DVD Studio Pro - What Do You Mean a 4.7 GB DVD Won’t Hold 4.7 Gigabytes?

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What Do You Mean a 4.7 GB DVD Won’t Hold 4.7 Gigabytes?

With computers, memory and disk size are commonly expressed in terms such as kilobyte,
megabyte, and gigabyte. Technically, a kilobyte should represent 1000 bytes, but due to
the binary numbering system computers use, a kilobyte actually represents 1024 bytes.
Similarly, a megabyte represents 1,048,576 bytes (and not 1,000,000 bytes) and a gigabyte
represents 1,073,741,824 bytes (and not 1,000,000,000 bytes).

Unfortunately, with DVD discs the terms megabyte and gigabyte do not use the same
binary-based standard; they literally refer to the technically accurate 1,000,000 bytes for
a megabyte and 1,000,000,000 bytes for a gigabyte. This means that a 4.7 GB DVD disc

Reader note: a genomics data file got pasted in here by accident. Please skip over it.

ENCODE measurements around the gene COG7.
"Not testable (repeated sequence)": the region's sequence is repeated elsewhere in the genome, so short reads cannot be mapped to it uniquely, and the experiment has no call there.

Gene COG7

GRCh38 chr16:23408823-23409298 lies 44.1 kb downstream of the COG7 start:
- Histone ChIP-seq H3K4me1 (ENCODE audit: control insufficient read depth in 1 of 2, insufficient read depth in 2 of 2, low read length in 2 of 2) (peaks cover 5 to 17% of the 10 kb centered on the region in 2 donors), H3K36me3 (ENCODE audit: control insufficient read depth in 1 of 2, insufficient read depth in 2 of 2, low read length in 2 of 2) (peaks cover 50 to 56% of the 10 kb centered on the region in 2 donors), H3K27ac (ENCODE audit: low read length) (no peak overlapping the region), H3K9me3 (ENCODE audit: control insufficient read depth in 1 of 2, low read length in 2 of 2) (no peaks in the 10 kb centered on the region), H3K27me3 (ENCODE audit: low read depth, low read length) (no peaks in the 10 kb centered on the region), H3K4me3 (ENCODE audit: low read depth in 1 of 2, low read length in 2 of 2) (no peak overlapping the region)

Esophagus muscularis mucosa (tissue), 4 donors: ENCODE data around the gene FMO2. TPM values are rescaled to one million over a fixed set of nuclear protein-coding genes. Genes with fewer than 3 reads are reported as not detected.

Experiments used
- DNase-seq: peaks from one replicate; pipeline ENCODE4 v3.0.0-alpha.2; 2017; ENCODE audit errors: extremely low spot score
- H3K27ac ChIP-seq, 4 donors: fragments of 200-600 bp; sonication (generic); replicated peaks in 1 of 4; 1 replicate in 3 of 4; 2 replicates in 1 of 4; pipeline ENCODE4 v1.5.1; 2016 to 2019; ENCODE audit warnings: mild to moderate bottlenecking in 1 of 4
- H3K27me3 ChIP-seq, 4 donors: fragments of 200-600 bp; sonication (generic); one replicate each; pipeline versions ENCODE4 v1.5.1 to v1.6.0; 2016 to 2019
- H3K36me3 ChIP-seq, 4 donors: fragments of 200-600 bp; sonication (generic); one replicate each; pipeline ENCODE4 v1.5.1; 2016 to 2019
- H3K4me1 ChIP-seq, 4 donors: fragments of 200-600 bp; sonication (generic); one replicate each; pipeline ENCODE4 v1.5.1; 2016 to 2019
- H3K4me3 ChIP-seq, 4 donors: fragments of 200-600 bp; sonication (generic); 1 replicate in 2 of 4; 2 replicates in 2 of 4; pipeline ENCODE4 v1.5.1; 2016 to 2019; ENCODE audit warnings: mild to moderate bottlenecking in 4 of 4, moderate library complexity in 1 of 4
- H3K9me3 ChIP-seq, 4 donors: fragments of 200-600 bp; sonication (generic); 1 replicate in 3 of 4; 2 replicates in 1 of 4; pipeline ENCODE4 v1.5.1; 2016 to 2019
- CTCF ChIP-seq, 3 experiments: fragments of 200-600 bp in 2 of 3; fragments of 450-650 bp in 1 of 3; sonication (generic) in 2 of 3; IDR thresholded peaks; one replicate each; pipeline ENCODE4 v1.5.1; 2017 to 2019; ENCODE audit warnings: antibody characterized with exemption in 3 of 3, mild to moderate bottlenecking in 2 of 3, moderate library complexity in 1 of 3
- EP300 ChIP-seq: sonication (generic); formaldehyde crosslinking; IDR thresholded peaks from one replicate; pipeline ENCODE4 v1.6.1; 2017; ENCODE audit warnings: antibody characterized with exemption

will actually hold only 4.37 binary-based gigabytes. While the difference is not large
(relatively speaking), it must be accounted for if you intend to come close to filling the


Chapter 2

Planning Your Project

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When displaying estimated sizes, DVD Studio Pro uses the “1000 bytes equals

a kilobyte” system. This means that the estimated sizes refer to the amount of space they
will require on the DVD and will be a bit larger than the file sizes shown in the Finder.
While the Finder shows binary-based file sizes, you can use its File > Get Info command
to see both the binary-based file size and, in parentheses, the “1000 bytes equals a kilobyte”